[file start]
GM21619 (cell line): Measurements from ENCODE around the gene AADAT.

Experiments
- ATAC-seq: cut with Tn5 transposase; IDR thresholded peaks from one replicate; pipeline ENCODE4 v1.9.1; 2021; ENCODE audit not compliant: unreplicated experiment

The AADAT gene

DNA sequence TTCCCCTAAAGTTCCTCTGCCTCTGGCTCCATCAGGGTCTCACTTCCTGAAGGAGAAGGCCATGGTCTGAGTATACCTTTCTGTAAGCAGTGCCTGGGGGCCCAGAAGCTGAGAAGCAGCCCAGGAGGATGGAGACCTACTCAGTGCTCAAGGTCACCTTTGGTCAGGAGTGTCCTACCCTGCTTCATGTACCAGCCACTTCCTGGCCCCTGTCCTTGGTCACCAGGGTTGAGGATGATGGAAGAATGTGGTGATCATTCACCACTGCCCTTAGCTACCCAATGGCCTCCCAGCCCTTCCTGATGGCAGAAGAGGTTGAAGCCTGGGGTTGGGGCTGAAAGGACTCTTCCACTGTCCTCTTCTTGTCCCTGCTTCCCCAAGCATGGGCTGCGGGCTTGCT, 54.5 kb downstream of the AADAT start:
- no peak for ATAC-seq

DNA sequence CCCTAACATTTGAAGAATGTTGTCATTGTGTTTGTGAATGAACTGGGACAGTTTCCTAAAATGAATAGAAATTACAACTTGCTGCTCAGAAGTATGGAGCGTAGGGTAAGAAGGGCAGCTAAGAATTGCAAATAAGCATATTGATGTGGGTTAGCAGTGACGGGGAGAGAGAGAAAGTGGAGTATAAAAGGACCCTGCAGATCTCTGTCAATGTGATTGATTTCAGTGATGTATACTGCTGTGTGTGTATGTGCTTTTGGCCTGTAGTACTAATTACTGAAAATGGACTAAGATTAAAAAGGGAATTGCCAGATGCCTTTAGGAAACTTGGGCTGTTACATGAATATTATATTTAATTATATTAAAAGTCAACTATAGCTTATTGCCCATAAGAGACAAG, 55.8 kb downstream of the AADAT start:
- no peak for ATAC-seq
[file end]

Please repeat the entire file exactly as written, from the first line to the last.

GM21619 (cell line): Measurements from ENCODE around the gene AADAT.

Experiments
- ATAC-seq: cut with Tn5 transposase; IDR thresholded peaks from one replicate; pipeline ENCODE4 v1.9.1; 2021; ENCODE audit not compliant: unreplicated experiment

The AADAT gene

DNA sequence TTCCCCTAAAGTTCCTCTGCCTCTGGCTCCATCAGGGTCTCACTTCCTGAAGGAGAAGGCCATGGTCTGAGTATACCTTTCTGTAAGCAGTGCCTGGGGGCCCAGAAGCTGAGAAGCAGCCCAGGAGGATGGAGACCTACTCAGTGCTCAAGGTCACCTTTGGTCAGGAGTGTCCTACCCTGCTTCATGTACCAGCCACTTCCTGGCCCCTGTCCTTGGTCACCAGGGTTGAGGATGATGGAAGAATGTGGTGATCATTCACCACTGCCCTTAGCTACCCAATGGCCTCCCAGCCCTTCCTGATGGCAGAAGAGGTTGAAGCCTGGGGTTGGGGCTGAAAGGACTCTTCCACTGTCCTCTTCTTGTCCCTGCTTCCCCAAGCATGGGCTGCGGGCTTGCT, 54.5 kb downstream of the AADAT start:
- no peak for ATAC-seq

DNA sequence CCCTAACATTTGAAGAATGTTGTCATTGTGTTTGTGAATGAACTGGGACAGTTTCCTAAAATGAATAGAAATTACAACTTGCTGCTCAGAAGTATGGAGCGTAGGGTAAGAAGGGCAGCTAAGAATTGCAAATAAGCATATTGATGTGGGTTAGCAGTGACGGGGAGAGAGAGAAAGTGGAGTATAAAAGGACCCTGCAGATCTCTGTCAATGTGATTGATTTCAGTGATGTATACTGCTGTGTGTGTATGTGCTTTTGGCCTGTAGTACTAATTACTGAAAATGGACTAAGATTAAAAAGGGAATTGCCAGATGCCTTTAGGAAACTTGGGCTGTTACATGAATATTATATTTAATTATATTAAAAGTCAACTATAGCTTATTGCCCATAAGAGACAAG, 55.8 kb downstream of the AADAT start:
- no peak for ATAC-seq